- Policymakers must focus their attention on the results of sound research, tests, and trials, and strive to debunk others, lest myths do more harm than good.
- Pathogens respect neither the wishes of the populace nor the optimism of politicians; therefore, the evolution of public policy must be dictated by data, not by citizens' or politicians' impatience.
- State and local officials must factor into their decisions the desperation of their constituents who are facing uncertainty about financial ruin and lost businesses and jobs. That implies thoughtful evaluation and weighing of the tradeoffs among preventing infections, economic impacts, and the deprivation of personal freedoms.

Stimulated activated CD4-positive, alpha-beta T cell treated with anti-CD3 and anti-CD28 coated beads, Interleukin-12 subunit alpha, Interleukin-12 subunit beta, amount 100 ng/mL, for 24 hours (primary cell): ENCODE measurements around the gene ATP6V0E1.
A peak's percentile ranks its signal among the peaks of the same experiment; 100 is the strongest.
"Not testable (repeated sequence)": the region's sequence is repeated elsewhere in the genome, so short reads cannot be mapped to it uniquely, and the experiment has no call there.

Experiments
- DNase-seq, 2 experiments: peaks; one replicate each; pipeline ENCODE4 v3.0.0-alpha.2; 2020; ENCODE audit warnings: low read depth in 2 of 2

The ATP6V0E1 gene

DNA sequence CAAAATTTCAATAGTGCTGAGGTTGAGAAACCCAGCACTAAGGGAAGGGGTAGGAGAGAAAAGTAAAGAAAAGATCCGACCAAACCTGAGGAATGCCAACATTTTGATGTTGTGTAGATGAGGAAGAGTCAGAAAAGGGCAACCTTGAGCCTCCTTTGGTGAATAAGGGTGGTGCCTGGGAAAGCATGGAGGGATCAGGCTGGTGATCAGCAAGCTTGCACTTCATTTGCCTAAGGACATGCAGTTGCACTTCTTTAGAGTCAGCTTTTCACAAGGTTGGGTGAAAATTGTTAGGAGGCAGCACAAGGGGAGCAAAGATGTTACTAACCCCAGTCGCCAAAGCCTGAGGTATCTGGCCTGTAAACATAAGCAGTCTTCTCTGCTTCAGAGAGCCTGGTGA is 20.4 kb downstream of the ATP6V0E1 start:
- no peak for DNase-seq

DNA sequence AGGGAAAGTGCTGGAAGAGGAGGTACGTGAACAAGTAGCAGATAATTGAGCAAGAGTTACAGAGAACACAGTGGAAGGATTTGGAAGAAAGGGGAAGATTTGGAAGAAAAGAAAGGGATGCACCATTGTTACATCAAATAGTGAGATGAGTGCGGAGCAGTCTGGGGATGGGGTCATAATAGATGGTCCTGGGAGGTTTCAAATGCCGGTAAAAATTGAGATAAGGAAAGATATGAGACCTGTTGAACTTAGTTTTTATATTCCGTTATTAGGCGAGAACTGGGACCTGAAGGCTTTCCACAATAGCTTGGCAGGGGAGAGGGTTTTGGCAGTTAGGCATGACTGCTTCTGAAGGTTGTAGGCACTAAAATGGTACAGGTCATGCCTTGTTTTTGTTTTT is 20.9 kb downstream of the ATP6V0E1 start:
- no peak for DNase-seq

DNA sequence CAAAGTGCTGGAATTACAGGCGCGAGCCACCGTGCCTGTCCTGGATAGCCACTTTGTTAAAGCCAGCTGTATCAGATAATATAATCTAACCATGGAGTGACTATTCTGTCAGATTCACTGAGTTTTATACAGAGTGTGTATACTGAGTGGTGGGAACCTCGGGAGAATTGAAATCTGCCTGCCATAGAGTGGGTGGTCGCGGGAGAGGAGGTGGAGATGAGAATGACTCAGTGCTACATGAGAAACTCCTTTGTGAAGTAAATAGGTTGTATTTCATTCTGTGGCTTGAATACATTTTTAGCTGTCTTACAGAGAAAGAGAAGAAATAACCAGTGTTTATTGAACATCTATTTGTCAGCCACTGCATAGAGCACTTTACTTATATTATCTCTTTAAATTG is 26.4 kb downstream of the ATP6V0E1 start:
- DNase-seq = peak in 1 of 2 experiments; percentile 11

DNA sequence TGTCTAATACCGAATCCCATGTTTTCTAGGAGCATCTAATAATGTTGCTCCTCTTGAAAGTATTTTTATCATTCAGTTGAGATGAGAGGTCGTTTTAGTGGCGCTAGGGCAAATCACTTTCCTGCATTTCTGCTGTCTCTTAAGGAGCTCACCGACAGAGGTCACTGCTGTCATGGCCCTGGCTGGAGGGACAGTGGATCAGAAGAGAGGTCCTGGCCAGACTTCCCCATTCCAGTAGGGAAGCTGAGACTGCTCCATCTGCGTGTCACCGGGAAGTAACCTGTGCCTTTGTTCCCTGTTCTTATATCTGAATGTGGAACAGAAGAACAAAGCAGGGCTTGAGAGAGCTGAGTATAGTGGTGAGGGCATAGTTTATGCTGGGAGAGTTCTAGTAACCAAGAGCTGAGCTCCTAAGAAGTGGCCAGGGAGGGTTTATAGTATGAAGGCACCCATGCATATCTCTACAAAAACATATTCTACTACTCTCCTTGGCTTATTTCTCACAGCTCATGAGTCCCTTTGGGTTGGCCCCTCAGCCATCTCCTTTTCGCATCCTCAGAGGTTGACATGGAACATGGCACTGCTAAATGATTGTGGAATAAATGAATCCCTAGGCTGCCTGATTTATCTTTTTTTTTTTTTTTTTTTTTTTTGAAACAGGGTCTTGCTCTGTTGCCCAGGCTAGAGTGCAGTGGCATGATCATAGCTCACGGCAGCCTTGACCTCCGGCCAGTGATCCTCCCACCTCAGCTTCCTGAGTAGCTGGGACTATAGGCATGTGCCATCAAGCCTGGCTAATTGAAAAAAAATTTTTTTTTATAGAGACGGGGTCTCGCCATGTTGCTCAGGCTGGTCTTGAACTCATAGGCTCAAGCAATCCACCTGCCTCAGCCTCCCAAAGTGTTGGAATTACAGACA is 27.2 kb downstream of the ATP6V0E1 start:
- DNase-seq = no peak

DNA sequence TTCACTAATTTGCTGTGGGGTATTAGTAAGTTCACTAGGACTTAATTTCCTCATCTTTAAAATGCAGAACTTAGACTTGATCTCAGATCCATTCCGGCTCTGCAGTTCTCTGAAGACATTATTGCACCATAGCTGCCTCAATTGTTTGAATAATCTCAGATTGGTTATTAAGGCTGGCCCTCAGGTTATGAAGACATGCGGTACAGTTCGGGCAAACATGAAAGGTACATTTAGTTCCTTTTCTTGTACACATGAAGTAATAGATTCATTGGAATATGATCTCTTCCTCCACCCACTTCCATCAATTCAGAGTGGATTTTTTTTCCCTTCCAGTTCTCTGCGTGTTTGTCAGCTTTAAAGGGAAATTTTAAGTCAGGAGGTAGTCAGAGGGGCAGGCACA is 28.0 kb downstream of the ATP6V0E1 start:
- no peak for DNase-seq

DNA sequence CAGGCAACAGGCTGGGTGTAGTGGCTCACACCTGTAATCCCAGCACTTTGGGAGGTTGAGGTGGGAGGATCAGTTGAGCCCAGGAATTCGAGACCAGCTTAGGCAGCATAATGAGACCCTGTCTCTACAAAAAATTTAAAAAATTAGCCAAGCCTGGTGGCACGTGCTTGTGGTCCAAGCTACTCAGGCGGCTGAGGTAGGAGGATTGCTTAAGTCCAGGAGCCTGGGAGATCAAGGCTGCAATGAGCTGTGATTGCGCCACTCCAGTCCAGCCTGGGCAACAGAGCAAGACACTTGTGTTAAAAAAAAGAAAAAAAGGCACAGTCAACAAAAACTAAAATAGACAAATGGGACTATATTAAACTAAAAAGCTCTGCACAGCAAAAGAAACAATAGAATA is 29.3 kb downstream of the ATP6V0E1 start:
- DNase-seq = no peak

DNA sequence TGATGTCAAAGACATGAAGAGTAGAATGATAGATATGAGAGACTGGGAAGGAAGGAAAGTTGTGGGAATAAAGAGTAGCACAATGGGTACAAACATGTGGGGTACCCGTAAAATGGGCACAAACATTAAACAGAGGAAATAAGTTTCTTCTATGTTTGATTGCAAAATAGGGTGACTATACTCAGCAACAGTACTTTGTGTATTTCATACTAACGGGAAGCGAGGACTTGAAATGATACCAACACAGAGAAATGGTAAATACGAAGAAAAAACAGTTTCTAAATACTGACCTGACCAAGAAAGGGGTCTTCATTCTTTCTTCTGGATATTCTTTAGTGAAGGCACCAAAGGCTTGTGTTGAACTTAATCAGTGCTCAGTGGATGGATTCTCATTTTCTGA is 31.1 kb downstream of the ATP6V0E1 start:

In short, we agree with the sentiments of medical ethicists Alex J. London and Jonathan Kimmelman, who argue: "Rigorous research practices can't eliminate all uncertainty from medicine, but they represent the most efficient way to clarify the causal relationships clinicians hope to exploit in decisions with momentous consequences for patients and health systems."
There are no easy answers and certainly no unequivocally correct, one-size-fits-all policies we can adopt, but common sense and evidence-based decisions are the best strategies to see us through these fraught times.
Written By Andrew I. Fillat and Henry I. Miller
Andrew I. Fillat spent his career in technology venture capital and information technology companies. He is also the co-inventor of relational databases. Henry I. Miller, a physician and molecular biologist, is a Senior Fellow at the Pacific Research Institute. They were undergraduates together at M.I.T.